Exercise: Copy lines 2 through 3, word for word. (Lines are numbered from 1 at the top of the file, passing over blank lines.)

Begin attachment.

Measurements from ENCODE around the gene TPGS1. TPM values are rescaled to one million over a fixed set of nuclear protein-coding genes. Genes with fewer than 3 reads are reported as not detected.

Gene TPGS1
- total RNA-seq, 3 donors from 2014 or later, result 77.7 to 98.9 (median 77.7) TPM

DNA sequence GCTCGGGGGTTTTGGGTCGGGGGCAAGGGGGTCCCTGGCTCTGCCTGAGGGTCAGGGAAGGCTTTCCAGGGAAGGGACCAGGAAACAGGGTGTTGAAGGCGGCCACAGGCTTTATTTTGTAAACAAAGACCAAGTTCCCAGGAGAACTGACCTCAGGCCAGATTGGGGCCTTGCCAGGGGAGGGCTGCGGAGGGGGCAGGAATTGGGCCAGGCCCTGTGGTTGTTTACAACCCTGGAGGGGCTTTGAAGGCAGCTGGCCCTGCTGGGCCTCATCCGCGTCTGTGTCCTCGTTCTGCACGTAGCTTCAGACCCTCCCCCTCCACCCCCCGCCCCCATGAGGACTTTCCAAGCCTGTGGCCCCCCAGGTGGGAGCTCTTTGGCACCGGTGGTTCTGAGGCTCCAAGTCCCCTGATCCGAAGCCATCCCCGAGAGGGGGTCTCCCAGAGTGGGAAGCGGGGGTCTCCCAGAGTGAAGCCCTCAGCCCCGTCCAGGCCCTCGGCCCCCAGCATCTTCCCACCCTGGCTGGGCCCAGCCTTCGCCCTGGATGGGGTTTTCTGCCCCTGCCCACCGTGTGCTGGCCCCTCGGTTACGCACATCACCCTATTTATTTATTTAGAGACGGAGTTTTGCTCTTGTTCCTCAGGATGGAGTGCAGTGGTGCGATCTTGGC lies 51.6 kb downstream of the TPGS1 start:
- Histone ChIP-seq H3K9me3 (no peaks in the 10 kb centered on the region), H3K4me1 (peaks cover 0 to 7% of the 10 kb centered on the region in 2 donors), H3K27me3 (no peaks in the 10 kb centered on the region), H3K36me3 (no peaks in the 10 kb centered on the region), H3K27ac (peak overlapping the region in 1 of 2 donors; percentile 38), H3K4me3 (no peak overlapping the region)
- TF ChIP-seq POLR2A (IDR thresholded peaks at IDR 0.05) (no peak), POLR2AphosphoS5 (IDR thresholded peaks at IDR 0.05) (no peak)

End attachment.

Gene TPGS1
- total RNA-seq, 3 donors from 2014 or later, result 77.7 to 98.9 (median 77.7) TPM